Following her mother’s death in 1868, Adams spent two years in Italy, travelling with her sister and professional colleague Augusta Minerva. On their return to Ontario, they settled in Cobourg, and in 1872 opened the Brookhurst Academy for female students on a site close to Victoria College. Started with the intention, as Adams reflected in her journal eight years later, “of having only an advanced class of students and such as may seek university privileges,” Brookhurst functioned in close cooperation with Victoria. Brookhurst students attended classes at Victoria, and in 1877 Mary Crossen became the first such student to have her diploma of mistress of English literature jointly awarded by the two institutions. Financial difficulties caused the closure of Brookhurst in the spring of 1880, before Adams could realize her ambition of seeing women graduate from Victoria with full academic degrees. Mount Allison, drawing on the tradition she had established, had graduated its first woman, Grace Annie Lockhart, in 1875. None the less, Nathanael Burwash*, later president of Victoria, would praise Adams’s pioneering work at Brookhurst as “the first step towards the opening to the daughters of the Province of all the privileges of a full university course.”
The last 12 years of Adams’s professional career were spent as lady principal of the Ontario Ladies’ College in Whitby. Despite her disappointment at having to accept employment at a school that she had regarded as a major competitor of Brookhurst, and despite early disputes with the president, John James Hare, to whom she reported, Adams strove at Whitby to advance her characteristic principles of systematic and rigorous instruction in a Christian environment. When she retired in 1892 she was almost 70 years of age, but nevertheless she spent her remaining years assisting Augusta and their nephew Lucius Coleman in establishing cattle ranches at Morley (Alta) and on the nearby Red Deer River. She died in late 1898, while visiting relatives in Toronto.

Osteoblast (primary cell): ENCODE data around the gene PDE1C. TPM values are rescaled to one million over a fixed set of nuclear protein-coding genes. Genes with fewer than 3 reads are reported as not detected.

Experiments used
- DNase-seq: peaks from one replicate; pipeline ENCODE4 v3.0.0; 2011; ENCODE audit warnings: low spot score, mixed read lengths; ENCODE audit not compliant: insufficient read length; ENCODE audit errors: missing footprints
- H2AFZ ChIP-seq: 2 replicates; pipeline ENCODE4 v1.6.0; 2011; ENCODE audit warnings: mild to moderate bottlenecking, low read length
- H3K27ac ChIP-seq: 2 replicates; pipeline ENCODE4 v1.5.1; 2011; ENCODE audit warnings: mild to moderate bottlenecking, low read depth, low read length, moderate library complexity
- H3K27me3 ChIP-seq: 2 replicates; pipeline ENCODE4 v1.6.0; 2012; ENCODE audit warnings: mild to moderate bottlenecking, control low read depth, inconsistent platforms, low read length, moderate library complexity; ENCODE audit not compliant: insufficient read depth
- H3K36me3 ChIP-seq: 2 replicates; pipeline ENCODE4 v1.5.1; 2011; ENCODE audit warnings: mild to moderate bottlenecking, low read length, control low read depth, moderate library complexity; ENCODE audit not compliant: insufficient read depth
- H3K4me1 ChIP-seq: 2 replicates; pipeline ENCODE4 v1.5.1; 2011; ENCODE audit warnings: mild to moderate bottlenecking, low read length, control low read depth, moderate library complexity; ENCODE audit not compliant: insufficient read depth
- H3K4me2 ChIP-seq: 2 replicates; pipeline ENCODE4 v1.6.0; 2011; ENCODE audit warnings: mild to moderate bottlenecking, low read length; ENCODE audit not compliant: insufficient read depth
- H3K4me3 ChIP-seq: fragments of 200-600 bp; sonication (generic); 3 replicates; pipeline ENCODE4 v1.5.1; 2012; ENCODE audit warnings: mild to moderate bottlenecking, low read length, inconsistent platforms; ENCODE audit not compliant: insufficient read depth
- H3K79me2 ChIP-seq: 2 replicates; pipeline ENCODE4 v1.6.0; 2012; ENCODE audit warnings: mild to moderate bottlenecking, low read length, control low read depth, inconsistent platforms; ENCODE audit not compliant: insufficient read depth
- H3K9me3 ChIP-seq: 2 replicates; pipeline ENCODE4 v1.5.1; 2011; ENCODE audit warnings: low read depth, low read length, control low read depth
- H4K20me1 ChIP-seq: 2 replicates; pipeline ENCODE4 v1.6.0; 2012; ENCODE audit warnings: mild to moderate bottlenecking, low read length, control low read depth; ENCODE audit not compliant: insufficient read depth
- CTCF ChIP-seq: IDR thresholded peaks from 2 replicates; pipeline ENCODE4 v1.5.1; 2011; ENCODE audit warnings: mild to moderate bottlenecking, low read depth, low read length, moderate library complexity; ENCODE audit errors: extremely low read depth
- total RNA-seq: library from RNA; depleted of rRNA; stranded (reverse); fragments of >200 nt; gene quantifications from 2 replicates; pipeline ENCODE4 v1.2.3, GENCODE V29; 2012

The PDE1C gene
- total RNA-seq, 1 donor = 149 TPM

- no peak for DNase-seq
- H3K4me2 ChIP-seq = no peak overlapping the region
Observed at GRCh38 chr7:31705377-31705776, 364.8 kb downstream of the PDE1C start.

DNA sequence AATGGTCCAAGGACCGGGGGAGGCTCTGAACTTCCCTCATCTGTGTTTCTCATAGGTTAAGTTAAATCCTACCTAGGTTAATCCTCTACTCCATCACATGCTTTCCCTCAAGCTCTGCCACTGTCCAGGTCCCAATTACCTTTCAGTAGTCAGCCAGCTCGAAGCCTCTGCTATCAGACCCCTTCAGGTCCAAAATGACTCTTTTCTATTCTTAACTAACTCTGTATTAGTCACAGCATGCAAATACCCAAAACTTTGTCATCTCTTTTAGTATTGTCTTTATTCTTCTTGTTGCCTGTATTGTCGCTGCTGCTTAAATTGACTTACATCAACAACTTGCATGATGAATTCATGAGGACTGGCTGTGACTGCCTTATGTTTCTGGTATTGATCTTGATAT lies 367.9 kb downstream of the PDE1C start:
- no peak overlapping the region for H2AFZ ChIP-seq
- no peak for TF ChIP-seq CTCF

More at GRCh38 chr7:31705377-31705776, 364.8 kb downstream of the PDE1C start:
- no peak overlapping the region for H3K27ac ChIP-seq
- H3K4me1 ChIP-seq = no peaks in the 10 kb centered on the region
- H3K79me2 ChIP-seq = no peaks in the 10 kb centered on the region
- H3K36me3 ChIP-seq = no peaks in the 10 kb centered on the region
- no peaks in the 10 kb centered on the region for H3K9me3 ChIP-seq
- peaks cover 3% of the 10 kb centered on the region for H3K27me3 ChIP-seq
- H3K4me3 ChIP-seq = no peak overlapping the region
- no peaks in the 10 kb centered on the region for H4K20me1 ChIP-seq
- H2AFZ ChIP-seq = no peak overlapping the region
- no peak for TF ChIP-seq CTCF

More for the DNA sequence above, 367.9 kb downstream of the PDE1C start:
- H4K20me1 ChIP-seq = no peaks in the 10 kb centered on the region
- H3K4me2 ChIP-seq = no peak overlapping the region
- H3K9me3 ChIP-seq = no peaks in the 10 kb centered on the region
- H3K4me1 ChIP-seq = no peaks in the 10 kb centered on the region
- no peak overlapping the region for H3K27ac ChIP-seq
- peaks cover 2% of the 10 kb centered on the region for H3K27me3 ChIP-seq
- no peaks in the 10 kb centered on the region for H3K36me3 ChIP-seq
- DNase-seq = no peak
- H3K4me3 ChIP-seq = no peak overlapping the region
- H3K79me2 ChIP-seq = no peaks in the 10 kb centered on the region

During her life Mary Electa Adams had been a determined and effective advocate of academic education for women. A painter and poet in her leisure time, she exemplified that combination of trained intellect and creative artistry which, always in the context of her Methodist faith, she endeavoured to foster in her students. Her efforts bore fruit not only in their effect on individual students but also in advancing the general cause of women’s education in New Brunswick, in Ontario, and in British North America as a whole.
An original water-colour by Mary Electa Adams as well as poems written in her journal are at Mount Allison Univ. Arch. (Sackville, N.B.), E. M. Pomeroy papers, box 11 (M. E. Adams material). A collection of her poems, From distant shores, was published in 1898 in Toronto.
Victoria Univ. Library (Toronto), Helena Coleman ms coll. Mount Allison Academic Gazette (Sackville), nos.3 (June 1854)–7 (1857). Canadian Illustrated News (Hamilton, [Ont.]), 27 June 1863. Christian Guardian, 16, 30 Nov. 1898. Globe, 7 Nov. 1898. Nathanael Burwash, The history of Victoria College (Toronto, 1927). J. G. Reid, Mount Allison University: a history, to 1963 (2v., Toronto, 1984). E. [M.] Pomeroy, “Mary Electa Adams: a pioneer educator,” OH, 41 (1949): 107–17. J. G. Reid, “The education of women at Mount Allison, 1854–1914,” Acadiensis (Fredericton), 12 (1982–83), no.2: 3–33. Marion Royce, “A landmark in Victorian education for young ladies,” Improving College and Univ. Teaching (Corvallis, Oreg.), 23 (1975): 9–11.